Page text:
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A flashy defense

There are many ways to ward off a predator, but perhaps none so enthusiastic as the Giant honeybee's team "wave." New research, linkurl:published this week;http://dx.plos.org/10.1371/journal.pone.0003141 in PLoS One, demonstrates that a communal motion called the shimmering effect, in which hundreds of bees successively flip their abdomens upwards in a rapid wave, protects a hive by startling wasps away. "People have known for a long time that the Asian species of honeybees do this shimmering,

Megan Scudellari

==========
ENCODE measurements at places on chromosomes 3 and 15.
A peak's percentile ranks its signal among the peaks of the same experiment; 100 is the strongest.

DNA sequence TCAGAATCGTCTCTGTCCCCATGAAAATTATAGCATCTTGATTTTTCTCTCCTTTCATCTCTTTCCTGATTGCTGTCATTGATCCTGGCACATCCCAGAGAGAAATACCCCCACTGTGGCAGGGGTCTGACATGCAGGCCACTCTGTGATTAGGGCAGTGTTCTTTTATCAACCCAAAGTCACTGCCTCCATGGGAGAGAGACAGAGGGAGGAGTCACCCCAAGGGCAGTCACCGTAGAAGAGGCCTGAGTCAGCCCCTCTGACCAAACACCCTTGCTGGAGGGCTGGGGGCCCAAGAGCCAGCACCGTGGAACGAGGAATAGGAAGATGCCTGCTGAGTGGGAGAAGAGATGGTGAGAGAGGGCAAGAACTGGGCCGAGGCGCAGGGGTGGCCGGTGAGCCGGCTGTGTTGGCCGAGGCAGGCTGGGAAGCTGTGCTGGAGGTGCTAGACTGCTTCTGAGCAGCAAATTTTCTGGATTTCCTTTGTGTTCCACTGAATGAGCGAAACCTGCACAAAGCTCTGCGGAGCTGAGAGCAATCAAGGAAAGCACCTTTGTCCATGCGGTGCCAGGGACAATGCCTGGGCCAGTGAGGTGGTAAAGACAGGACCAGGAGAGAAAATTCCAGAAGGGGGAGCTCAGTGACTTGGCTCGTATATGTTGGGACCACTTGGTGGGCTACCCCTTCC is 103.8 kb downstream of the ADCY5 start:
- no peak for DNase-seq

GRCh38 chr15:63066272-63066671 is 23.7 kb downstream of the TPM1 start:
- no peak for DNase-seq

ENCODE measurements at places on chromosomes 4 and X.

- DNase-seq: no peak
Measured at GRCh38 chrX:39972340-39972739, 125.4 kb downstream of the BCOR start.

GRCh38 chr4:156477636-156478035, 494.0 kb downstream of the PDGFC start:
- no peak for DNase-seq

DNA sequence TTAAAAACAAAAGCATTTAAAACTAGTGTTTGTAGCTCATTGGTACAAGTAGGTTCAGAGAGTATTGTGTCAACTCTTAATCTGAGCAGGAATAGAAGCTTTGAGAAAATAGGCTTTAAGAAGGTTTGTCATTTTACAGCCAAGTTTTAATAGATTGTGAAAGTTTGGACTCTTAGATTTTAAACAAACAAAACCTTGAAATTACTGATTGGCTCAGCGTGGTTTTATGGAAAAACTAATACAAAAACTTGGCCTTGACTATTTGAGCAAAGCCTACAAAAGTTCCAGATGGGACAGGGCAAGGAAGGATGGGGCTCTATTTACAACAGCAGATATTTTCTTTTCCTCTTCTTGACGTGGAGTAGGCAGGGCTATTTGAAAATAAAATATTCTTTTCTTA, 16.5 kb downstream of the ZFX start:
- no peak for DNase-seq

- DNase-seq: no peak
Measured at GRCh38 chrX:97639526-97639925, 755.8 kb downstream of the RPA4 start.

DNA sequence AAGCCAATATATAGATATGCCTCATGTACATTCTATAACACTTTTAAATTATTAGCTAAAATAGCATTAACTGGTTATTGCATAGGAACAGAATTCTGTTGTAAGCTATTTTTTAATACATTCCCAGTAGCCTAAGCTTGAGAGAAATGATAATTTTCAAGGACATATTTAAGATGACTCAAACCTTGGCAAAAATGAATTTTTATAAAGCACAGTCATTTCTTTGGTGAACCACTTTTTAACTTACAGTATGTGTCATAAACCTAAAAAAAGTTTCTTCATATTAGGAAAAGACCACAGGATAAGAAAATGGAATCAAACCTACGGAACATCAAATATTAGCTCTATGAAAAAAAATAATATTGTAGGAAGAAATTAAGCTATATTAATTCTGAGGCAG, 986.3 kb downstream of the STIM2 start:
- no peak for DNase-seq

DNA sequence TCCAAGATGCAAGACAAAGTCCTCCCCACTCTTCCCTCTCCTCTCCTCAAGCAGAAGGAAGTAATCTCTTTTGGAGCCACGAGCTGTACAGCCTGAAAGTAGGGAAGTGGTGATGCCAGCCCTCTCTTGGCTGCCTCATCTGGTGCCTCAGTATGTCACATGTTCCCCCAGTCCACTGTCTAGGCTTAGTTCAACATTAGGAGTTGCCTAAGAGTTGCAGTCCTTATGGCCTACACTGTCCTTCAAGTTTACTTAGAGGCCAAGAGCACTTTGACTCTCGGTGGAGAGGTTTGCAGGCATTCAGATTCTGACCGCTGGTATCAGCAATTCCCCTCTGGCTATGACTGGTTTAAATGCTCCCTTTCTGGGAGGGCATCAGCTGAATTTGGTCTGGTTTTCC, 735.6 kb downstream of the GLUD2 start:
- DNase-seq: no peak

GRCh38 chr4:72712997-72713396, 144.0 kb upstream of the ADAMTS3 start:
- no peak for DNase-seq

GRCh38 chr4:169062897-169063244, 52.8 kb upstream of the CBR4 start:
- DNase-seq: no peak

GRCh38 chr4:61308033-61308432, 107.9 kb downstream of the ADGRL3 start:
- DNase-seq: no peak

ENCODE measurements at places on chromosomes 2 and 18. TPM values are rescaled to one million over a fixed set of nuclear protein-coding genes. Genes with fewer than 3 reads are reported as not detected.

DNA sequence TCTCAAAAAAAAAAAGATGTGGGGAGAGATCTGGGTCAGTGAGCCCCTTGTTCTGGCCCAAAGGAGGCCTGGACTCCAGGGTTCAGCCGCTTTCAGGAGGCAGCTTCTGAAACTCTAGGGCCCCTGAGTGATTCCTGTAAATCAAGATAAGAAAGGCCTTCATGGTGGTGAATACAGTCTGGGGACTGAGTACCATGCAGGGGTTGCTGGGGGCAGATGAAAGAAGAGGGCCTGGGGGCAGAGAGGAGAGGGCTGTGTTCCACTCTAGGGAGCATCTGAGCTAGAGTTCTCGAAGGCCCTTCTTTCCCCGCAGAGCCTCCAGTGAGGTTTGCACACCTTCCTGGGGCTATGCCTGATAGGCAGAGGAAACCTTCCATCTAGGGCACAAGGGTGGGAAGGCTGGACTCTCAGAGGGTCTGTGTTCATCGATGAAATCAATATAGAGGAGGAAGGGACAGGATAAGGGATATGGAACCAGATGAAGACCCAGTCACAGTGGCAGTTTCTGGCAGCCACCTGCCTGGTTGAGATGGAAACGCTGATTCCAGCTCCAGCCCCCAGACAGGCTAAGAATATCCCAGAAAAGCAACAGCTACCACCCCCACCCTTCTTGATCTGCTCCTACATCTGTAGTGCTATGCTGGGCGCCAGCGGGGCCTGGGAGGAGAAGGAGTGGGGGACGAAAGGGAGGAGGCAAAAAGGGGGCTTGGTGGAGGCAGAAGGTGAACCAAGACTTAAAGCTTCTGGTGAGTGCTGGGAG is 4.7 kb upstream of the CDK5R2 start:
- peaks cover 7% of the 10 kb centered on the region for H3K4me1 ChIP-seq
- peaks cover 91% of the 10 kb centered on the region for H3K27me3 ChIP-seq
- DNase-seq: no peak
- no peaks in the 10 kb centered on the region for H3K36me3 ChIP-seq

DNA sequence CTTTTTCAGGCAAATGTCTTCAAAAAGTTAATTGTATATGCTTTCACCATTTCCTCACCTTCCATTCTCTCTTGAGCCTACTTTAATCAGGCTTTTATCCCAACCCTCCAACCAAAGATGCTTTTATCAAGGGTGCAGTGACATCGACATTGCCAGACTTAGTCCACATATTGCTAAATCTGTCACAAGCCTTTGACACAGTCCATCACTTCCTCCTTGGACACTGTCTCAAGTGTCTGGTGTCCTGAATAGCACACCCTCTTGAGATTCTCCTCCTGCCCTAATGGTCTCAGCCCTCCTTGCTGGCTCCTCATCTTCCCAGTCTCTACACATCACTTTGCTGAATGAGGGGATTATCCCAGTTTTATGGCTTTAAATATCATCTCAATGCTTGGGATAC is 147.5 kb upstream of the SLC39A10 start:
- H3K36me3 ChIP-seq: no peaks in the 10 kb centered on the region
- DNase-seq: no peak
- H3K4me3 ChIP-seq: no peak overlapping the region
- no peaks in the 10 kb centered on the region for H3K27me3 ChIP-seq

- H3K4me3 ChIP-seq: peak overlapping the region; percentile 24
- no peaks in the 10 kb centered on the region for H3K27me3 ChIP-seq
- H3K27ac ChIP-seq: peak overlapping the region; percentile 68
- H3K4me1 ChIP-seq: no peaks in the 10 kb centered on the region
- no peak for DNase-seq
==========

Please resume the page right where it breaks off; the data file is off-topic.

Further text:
There are many ways to ward off a predator, but perhaps none so enthusiastic as the Giant honeybee's team "wave." New research, linkurl:published this week;http://dx.plos.org/10.1371/journal.pone.0003141 in PLoS One, demonstrates that a communal motion called the shimmering effect, in which hundreds of bees successively flip their abdomens upwards in a rapid wave, protects a hive by startling wasps away. "People have known for a long time that the Asian species of honeybees do this shimmering," said linkurl:Michael Breed,;http://www.colorado.edu/eeb/faculty/fac_breed.html an ecologist at the University of Colorado who was not involved in the study, "but nobody ever looked in a detailed way at how the behavior is organized or its exact relationship to the wasp." First author linkurl:Gerald Kastberger;http://www.kfunigraz.ac.at/zoowww/personal/kastberger/biog.htm believed the shimmering effect (which looks something like a crowd of tiny sports fans doing the wave) was a defensive reaction to an approaching hornet. "Giant honeybees nest out in the open," said Kastberger,...
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